A Scintillating UFO Experience
June 18, 2012
Journalist Jacqui Jeras—reporting on CNN Newsroom, Sunday, May 27, 2012—described a UFO that had been seen over Blue Springs, Missouri, for the previous two weeks. It first looked like a star, “experts” said, but then began flashing red and blue colors, leading to descriptions of “a purple light” and “freaky blue lights in the sky.” Video closeups confirmed the effect.
As it happens, the unnamed “experts” consisted of, apparently, a single UFO buff from MUFON, the Mutual UFO Network, as reported by a local TV station. (See “UFOs over Blue Springs? Strange objects hover in night sky,” online at https://www.kctv5.com/story/18613289/ufos-over-blue-springs-strange-objects-hover-over-night-sky.) On viewing the video, I recognized obvious scintillation—the “twinkling” of stars (even planets if the atmosphere is particularly turbulent). The color shifts are due to refraction (bending) of the different wavelengths of light. (The “purple” may be chromatic aberration from poor-quality optics: videos, binoculars, etc.)
Scintillation is especially noticeable under magnification, and some Blue Springs observers were using binoculars. As Allan Hendry stated in his classic work The UFO Handbook (1979, p. 31), “Whenever witnesses trained magnifying optics on a star undergoing atmospheric distortions, the magnification served only to exaggerate the distortion effects and make the situation worse.”
CSI consultant Major James McGaha—astronomer, former military pilot, and UFO expert—who has fifty years’ experience looking at the sky, concludes that, indeed, the Blue Springs UFO was probably a star showing scintillation. The news reports failed to give enough information to precisely identify it. However, the assistant state director of MUFON, Margie Kay, had first thought it was Vega, the brightest (first-magnitude) star in the constellation Lyra, often described as “blue-white.” (Unfortunately Kay twice referred to Vega as a planet.) Depending on where observers were looking, other candidates would have included Sirius (the brightest star in the heavens) and the planet Venus (which would have been at its brightest).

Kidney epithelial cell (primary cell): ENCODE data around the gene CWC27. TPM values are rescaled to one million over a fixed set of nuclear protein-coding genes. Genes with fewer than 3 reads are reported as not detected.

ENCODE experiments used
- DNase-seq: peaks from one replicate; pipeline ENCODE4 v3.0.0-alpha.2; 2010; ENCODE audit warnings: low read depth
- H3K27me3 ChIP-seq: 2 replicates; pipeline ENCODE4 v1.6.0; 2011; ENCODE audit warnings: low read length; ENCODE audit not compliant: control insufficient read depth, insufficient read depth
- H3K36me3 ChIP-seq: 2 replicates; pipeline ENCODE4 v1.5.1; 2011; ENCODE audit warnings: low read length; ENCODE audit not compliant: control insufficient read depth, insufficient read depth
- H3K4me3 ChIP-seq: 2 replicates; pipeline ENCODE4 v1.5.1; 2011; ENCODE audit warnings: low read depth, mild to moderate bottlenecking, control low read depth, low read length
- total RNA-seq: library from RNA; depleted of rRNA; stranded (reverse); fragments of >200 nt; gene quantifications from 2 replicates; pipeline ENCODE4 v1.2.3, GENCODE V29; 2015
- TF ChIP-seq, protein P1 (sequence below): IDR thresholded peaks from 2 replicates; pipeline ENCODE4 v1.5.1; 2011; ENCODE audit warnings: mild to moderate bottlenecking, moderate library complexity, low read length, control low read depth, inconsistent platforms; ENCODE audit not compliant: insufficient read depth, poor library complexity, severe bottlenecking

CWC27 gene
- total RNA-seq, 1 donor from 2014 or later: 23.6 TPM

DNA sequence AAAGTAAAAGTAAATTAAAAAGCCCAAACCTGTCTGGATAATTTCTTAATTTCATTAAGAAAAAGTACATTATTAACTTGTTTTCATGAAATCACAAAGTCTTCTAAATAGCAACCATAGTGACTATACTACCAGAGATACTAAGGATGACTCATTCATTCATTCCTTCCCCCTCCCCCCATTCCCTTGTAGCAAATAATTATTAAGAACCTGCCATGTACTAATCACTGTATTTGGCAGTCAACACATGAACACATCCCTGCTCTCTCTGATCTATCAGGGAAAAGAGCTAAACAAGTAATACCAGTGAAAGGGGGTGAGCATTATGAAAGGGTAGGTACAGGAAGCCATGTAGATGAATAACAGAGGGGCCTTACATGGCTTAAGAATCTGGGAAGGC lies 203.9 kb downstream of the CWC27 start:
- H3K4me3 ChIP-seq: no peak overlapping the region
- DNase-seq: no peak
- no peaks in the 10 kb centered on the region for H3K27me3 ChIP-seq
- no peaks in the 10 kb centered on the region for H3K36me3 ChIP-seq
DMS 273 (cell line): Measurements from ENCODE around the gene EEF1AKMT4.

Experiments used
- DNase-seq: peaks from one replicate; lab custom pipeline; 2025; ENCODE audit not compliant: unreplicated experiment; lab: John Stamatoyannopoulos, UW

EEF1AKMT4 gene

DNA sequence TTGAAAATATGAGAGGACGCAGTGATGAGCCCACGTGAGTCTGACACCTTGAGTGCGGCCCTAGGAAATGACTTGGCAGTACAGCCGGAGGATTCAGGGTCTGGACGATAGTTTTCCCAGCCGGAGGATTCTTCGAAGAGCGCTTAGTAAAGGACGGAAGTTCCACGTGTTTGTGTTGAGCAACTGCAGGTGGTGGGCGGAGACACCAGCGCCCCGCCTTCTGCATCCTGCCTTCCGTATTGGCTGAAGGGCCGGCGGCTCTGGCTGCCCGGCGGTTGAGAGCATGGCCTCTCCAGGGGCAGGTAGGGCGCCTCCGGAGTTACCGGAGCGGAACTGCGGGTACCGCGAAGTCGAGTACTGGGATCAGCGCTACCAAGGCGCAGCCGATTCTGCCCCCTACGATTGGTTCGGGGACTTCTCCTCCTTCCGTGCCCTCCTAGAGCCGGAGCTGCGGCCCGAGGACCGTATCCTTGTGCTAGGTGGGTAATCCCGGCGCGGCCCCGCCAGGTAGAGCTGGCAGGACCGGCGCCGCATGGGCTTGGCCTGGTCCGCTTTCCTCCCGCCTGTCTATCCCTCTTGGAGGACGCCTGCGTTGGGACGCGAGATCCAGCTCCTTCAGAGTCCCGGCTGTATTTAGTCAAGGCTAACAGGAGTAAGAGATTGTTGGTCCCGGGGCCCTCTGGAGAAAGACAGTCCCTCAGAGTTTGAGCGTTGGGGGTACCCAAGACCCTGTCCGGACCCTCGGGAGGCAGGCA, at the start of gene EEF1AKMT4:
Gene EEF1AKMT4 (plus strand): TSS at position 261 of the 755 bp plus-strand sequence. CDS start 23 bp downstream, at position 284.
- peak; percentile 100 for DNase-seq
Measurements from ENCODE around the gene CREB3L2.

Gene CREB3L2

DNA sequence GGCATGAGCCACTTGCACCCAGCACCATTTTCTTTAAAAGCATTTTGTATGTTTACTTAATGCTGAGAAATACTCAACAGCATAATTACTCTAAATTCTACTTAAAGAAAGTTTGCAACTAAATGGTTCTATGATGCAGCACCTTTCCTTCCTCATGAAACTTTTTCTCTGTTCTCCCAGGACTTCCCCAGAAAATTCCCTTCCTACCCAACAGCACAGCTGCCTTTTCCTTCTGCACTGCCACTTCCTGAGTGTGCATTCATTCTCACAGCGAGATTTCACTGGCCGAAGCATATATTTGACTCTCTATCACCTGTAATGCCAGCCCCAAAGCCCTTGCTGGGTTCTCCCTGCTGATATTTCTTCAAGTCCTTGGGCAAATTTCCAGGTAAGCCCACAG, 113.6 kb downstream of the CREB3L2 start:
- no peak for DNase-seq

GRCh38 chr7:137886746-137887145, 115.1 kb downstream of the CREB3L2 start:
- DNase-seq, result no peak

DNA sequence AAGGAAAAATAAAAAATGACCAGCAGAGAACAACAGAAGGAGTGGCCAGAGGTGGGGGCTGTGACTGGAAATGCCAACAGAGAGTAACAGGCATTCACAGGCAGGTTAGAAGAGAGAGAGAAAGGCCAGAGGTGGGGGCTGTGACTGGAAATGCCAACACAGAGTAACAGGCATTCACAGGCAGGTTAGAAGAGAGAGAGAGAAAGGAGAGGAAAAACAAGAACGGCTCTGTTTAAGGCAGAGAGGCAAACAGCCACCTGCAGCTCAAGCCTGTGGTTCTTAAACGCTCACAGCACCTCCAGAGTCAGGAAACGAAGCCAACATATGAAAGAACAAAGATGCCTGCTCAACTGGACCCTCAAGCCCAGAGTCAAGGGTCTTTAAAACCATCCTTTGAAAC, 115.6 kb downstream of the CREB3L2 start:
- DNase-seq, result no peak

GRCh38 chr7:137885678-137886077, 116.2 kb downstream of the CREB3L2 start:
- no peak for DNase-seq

Had a competent observer merely recorded the date, time, compass direction, and angle of elevation of the light, it is extremely likely that the Blue Springs UFO would be instantly identifiable.
The operative word, though, is competent. Who, exactly, is Margie Kay? She is owner of a construction business who moonlights (as it were) as a MUFON “investigator” as well as—brace yourself—a clairvoyant, psychic detective, medical intuitive, and ghost hunter (she wrote The Ghost Hunter’s Field Guide). According to her bio (see margiekay.com/bio.html), she not only communicates with the dead but also with extraterrestrials, “as well as living trees and plants.” Way to go, MUFON!